Traversing Wilderness

Sharing is good

“If you want to leave your Egypt and get to your Promised Land, you have to be willing to traverse wilderness.” -Rabbi Steven Kushner

It occurred to me a few days ago that the Torah (Old Testament, Bible,…) is a broad sweeping story arc. There are four places of major consequence – the Garden of Eden (creation), Egypt (slavery and servitude), the desert (a place of discovery and transformation), and the Promised Land (a place liberated of constraint and flowing with milk and honey).

How much this is like our Agile teams and companies. We start off in a place of innocence and make a big mistake (eating the apple) that causes management to place rules around us or exile us of any other number of things. We usually end up in a place where our teams are chained to process, unable to decide what’s of highest value, and told what to do by our own Pharaoh.

At some point we break free. Now we are in a space where we are conditioned to servitude but know there’s something better out there. We don’t know what it is, where it is, what it looks like, or how long it will take to get there. All we know is that we have faith that it will be different and better.

We wander around the desert for a while, break the chains, flex our muscles, learn about ourselves, set up a working agreement (the Ten Commandments), learn about accountability, and when we are ready we end up at the river Jordan in a teamed state, ready to cross over.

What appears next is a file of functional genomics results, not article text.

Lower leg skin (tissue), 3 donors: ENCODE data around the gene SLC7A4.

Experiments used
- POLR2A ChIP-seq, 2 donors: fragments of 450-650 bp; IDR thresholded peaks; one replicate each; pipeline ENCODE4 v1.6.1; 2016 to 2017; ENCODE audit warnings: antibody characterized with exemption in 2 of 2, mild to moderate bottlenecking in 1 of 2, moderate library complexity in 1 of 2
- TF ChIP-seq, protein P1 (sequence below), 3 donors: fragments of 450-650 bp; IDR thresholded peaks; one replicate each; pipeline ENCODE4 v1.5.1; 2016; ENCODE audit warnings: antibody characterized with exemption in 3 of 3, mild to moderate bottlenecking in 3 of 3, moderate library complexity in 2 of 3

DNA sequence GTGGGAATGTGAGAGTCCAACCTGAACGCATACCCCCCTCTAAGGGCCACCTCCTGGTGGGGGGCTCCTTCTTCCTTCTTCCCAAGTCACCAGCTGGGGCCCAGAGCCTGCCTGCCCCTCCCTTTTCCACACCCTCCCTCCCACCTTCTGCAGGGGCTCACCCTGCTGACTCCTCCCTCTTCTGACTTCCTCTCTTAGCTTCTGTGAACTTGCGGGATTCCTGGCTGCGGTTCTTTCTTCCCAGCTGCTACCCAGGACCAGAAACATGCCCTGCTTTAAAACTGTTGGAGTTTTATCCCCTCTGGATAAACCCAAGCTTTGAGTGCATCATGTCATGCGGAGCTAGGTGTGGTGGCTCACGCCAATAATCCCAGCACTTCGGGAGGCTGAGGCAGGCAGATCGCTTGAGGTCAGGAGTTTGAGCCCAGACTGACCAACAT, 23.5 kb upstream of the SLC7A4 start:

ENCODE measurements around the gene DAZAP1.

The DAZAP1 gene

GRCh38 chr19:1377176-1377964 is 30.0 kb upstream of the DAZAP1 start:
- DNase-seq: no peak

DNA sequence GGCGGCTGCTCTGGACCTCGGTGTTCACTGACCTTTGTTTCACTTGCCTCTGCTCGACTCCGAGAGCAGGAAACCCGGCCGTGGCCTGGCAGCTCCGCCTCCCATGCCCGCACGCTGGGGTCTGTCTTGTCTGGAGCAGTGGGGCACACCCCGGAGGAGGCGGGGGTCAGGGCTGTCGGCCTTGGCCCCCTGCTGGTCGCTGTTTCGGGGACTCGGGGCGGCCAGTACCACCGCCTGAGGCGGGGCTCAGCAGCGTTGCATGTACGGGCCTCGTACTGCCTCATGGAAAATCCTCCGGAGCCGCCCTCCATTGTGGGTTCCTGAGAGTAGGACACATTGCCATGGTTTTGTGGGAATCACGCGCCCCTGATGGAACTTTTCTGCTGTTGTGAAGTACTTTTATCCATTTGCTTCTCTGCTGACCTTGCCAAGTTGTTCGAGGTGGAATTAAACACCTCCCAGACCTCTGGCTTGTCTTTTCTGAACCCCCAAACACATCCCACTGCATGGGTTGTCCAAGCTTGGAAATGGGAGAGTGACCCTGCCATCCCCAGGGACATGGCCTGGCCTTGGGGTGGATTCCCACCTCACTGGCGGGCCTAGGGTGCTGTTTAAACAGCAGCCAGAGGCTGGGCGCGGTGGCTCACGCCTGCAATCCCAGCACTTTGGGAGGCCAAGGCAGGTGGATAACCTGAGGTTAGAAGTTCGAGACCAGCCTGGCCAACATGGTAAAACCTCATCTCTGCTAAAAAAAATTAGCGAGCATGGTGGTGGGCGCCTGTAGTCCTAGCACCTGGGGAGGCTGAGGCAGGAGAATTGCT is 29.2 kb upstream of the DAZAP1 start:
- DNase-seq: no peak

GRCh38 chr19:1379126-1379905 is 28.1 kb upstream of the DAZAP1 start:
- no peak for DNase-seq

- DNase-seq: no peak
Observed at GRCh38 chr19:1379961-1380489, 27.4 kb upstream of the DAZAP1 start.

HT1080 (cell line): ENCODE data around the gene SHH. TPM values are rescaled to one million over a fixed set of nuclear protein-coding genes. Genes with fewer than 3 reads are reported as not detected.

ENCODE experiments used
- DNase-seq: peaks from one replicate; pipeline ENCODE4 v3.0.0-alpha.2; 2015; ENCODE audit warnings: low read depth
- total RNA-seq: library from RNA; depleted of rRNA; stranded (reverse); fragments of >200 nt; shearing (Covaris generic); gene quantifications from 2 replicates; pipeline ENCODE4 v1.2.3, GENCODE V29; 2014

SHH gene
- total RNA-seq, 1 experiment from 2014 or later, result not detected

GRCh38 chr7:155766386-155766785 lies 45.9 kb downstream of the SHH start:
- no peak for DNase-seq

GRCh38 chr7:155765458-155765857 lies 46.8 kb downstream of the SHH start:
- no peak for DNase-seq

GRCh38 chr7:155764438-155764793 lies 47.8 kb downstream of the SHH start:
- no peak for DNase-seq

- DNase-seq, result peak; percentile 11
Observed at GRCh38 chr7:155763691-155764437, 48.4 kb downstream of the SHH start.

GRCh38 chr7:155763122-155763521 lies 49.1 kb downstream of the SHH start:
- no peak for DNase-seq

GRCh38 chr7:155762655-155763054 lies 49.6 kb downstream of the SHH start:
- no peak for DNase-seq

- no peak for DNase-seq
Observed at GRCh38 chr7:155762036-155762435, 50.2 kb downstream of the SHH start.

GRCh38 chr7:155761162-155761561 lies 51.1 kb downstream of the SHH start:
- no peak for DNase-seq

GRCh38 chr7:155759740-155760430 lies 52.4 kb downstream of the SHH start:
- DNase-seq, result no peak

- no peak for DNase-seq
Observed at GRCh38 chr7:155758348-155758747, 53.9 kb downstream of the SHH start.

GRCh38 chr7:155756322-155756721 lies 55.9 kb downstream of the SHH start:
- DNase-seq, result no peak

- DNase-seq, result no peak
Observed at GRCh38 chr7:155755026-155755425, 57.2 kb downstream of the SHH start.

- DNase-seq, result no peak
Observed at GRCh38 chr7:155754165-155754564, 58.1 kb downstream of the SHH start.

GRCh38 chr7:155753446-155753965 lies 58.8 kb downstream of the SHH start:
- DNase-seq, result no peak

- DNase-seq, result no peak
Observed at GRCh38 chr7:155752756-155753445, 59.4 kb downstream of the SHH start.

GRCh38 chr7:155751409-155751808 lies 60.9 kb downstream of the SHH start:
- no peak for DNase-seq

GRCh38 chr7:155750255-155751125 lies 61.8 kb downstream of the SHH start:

By the time we crossover, we have transformed into a team dedicated to making each other awesome, ready to learn and experiment with the safety of our borders and a strong working agreement, and excited about being in a place where we can continuously flow value (it’s all about the milk and honey!).

If you want to leave your Egypt and get to your Promised Land, you have to be willing to traverse wilderness. Are you willing?


My weekly personal meditative workflow for the past year has been to find blog posts or other material about the Torah portion being read in synagogues around the world that week. When I find an interpretation that resonates and contains some good imagery, i read that Torah portion then sketchnote the ideas that connects with me . This sketchnote marks the end of my first full cycle of sketchnoting the entire Torah, from “In the beginning” to the last chapter of Deuteronomy. I am grateful to all who have publicly shared their wisdom and all who have encouraged me along the way. I have no intention of stopping as I’ve only sketched the surface of leadership and life lessons from this great and complex story.

If you’d like to see the entire collection, hold on for a bit. I’m working with a visionary group of Rabbis at to publish Visual Torah. More to come…

Read Rabbi Kusher’s complete dvar Torah here: